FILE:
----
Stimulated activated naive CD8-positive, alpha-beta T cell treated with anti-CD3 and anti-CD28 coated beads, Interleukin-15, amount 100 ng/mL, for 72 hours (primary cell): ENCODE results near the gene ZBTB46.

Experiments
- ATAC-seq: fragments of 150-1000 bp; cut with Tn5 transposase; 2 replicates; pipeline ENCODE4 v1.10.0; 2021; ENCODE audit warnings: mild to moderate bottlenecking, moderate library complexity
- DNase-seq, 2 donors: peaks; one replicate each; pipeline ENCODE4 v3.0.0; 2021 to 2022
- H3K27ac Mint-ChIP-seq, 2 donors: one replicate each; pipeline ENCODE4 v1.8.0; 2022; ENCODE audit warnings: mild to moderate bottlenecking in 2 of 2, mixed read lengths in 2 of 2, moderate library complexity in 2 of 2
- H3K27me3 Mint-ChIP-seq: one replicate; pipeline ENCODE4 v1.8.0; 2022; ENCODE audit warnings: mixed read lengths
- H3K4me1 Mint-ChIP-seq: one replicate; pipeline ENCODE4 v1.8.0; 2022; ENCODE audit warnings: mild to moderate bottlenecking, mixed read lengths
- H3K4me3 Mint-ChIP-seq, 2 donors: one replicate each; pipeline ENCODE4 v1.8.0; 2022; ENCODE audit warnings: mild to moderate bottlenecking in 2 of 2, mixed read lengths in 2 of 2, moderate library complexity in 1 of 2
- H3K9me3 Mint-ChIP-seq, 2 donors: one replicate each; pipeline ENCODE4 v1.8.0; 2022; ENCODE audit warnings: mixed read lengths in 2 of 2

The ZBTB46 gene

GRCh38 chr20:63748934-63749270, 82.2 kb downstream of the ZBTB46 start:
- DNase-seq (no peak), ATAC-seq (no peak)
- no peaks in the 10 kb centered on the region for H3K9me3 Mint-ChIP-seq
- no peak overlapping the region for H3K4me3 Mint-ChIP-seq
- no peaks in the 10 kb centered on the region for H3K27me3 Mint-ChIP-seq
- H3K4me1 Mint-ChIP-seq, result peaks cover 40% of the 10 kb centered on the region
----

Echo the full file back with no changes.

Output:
Stimulated activated naive CD8-positive, alpha-beta T cell treated with anti-CD3 and anti-CD28 coated beads, Interleukin-15, amount 100 ng/mL, for 72 hours (primary cell): ENCODE results near the gene ZBTB46.

Experiments
- ATAC-seq: fragments of 150-1000 bp; cut with Tn5 transposase; 2 replicates; pipeline ENCODE4 v1.10.0; 2021; ENCODE audit warnings: mild to moderate bottlenecking, moderate library complexity
- DNase-seq, 2 donors: peaks; one replicate each; pipeline ENCODE4 v3.0.0; 2021 to 2022
- H3K27ac Mint-ChIP-seq, 2 donors: one replicate each; pipeline ENCODE4 v1.8.0; 2022; ENCODE audit warnings: mild to moderate bottlenecking in 2 of 2, mixed read lengths in 2 of 2, moderate library complexity in 2 of 2
- H3K27me3 Mint-ChIP-seq: one replicate; pipeline ENCODE4 v1.8.0; 2022; ENCODE audit warnings: mixed read lengths
- H3K4me1 Mint-ChIP-seq: one replicate; pipeline ENCODE4 v1.8.0; 2022; ENCODE audit warnings: mild to moderate bottlenecking, mixed read lengths
- H3K4me3 Mint-ChIP-seq, 2 donors: one replicate each; pipeline ENCODE4 v1.8.0; 2022; ENCODE audit warnings: mild to moderate bottlenecking in 2 of 2, mixed read lengths in 2 of 2, moderate library complexity in 1 of 2
- H3K9me3 Mint-ChIP-seq, 2 donors: one replicate each; pipeline ENCODE4 v1.8.0; 2022; ENCODE audit warnings: mixed read lengths in 2 of 2

The ZBTB46 gene

GRCh38 chr20:63748934-63749270, 82.2 kb downstream of the ZBTB46 start:
- DNase-seq (no peak), ATAC-seq (no peak)
- no peaks in the 10 kb centered on the region for H3K9me3 Mint-ChIP-seq
- no peak overlapping the region for H3K4me3 Mint-ChIP-seq
- no peaks in the 10 kb centered on the region for H3K27me3 Mint-ChIP-seq
- H3K4me1 Mint-ChIP-seq, result peaks cover 40% of the 10 kb centered on the region